Professor, Dr. philos
Specialist in clinical psychology,
Clinic for crisis psychology, Bergen, Norway
It’s been over 25 years since I wrote a book about children and rituals (Dyregrov, 1994). This at a time when we, as working with children in mourning, experienced that children were often shut out from important ritual markings such as seeing the dead, being able to care for the dead, attending the funeral / funeral and memorial service, as well as that they were ill-informed about illness and death. Now it is not only children who are ‘deprived’ of a worthy parting, many people in the world are experiencing that funerals are shortened, postponed, performed in silence or otherwise disturbed by the ongoing corona situation. We do not know the consequences this will have on the mental health of the survivors, but what we do know is that it disturbs our grief. Grief rituals are important to us (Castle & Phillips, 2003).
What is so important about rituals?
Rituals and ritual acts serve several functions. Seeing the dead, grooming and dressing the dead, watching the obituary in the newspaper, attending the funeral, and having a memorial service, makes the loss real. Most people experience shock and unreality when death occurs, even when expected. Through rituals we understand that this is real, that it is not a dream, and the unreality is replaced with an increasing experience of the reality of the loss. We understand that life must now be lived without the dead. But these personal feelings are just one important dimension. The rituals also allow others outside the family to take in what has happened. Close friends and colleagues participate in the burial and other ritual acts for their own part, but also to mark support for the bereaved and by their presence recognize the significance of the person who died. The rituals provide time for reflection and understanding of how the dead have been present in one’s life.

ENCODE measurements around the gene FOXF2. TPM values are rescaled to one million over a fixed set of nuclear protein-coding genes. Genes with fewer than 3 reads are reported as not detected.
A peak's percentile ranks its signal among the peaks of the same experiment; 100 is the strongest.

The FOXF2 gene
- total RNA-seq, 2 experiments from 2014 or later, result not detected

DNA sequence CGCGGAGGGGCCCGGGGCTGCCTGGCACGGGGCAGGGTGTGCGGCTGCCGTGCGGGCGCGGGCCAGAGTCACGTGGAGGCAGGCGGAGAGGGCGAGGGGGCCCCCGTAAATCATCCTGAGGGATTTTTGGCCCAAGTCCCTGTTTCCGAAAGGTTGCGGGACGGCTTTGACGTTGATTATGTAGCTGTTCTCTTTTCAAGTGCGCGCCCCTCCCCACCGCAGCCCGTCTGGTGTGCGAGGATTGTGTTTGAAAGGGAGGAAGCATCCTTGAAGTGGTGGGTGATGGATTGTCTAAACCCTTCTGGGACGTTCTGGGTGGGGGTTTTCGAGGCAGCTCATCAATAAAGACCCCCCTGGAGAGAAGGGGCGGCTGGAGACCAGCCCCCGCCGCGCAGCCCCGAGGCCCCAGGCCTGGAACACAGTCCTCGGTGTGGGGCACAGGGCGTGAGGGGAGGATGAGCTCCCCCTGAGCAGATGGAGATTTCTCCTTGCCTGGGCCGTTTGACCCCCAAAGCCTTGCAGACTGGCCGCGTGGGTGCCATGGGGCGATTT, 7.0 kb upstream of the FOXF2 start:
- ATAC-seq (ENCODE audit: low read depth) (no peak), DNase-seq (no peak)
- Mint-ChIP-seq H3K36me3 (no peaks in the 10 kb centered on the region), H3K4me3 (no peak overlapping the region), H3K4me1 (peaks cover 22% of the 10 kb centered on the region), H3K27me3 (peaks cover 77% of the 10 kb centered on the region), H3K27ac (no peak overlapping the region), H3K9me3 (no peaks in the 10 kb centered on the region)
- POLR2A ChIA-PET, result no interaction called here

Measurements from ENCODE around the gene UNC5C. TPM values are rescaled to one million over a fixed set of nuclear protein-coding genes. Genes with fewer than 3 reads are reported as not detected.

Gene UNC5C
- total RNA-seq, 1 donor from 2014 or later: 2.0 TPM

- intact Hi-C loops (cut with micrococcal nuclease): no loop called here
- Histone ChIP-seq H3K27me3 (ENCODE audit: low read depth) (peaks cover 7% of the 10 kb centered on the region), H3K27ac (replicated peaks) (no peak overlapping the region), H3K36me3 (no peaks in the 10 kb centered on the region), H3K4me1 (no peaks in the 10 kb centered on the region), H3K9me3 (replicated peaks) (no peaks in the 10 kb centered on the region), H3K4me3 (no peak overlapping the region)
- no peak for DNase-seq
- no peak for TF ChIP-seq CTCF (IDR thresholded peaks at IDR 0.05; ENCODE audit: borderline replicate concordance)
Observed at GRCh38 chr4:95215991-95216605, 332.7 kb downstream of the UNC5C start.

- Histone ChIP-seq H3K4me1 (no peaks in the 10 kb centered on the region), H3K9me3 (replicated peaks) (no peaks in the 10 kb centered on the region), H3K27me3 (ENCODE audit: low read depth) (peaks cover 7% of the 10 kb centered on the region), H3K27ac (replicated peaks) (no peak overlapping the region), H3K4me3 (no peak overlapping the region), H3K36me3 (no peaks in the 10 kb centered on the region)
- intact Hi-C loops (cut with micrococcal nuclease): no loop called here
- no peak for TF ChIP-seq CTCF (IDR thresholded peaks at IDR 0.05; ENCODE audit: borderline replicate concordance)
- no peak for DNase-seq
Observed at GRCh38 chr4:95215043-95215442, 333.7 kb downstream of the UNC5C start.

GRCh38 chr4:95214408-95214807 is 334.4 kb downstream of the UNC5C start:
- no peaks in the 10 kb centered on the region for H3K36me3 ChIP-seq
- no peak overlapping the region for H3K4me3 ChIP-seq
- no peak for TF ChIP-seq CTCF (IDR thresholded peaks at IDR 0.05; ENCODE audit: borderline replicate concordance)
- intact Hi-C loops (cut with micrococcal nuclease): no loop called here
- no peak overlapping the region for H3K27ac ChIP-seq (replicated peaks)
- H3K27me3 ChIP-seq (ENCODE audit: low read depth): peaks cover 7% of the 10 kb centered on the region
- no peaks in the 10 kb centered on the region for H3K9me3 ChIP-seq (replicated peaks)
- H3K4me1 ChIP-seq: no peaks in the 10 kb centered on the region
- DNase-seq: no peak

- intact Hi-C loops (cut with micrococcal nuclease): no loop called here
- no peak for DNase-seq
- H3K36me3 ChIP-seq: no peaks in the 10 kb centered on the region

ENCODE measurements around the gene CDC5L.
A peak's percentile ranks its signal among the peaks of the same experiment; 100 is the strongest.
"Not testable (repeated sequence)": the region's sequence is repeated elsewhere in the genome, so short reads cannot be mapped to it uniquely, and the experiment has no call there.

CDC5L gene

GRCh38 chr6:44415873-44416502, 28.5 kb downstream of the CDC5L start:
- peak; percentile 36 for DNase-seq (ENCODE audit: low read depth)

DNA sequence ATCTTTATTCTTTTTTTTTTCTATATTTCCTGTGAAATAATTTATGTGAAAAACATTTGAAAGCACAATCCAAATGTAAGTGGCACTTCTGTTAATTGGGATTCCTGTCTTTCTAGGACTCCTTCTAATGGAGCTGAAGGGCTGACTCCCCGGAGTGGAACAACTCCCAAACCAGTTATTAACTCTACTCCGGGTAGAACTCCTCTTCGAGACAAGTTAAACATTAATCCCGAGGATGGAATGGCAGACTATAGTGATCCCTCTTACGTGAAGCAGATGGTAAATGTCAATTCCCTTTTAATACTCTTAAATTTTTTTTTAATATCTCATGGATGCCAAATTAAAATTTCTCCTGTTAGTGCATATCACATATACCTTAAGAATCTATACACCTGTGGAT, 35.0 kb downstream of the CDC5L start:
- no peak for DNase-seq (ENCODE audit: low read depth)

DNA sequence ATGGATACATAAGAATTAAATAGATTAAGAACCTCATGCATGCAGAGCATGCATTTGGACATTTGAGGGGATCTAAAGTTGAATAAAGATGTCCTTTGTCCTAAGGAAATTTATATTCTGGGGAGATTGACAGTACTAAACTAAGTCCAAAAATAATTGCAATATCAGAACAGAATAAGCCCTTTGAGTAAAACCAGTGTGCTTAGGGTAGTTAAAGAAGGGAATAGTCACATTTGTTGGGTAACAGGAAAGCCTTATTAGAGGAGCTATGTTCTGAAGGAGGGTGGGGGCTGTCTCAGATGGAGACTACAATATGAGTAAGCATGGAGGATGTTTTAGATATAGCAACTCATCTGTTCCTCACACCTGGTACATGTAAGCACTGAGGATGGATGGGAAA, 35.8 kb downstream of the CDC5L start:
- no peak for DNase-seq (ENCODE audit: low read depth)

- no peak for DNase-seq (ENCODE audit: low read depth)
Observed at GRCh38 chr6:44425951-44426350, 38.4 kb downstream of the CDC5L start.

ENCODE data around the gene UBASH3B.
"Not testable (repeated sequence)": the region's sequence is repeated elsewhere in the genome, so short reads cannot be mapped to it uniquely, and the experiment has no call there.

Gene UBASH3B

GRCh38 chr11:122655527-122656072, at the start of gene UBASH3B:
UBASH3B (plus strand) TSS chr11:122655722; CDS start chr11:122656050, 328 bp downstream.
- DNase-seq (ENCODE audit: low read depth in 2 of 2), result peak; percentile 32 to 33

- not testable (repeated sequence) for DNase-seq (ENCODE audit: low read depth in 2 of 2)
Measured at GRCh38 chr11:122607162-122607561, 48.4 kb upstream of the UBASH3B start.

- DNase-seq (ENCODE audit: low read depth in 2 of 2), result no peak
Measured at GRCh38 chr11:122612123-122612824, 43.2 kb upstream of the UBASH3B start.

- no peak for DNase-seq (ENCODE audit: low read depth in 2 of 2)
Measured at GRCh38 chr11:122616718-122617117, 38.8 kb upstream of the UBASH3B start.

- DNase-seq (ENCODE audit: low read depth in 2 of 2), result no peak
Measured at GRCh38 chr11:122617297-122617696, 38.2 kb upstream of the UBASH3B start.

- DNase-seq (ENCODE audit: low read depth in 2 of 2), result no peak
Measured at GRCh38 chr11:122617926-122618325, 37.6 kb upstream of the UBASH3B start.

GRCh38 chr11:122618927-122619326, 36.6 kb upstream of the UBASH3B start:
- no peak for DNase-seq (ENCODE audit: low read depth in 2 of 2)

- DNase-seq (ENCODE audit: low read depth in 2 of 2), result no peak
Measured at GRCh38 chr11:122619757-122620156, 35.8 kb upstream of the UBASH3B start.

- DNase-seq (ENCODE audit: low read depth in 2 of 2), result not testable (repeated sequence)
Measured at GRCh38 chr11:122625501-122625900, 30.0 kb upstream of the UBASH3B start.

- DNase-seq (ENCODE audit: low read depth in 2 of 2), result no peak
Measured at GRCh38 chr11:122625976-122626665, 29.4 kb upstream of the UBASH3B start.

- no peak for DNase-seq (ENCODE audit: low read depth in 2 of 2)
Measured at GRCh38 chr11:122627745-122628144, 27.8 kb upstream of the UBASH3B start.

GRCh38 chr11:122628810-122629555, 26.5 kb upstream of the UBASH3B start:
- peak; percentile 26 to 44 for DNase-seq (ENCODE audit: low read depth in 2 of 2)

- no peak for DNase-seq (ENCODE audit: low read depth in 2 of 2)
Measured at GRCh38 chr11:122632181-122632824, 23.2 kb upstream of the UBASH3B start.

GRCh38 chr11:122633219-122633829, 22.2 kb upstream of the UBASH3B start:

The social confirmation
The social affirmation that we show those left behind through the rituals marks our support and care for them. We shake hands, we hug and hold, we shed tears with, and we can remember what we have experienced together. The rituals also mark our social and cultural community, we belong together, and they provide continuity and a safe structure around our lives. We mark our common cultural heritage, where generations have passed before us and others will come after us.
Proximity is replaced by distance
The corona situation disturbs the rituals. Proximity is replaced by distance, hugs by a digital meeting. Although not much research has been done on the importance of rituals to our mental health, research suggests that we do best when we do not shorten rituals and when we do not dull the pain by medication. The rituals are important early points in an oscillation between going towards and away from our grief. In the rituals we go close, we take in reality. They push us to what is called loss-oriented coping, but over time we also need breaks from our grief and reconnect to everyday life. This is coping by reorienting our lives to a reality without the dead.
What can we do in coronation times?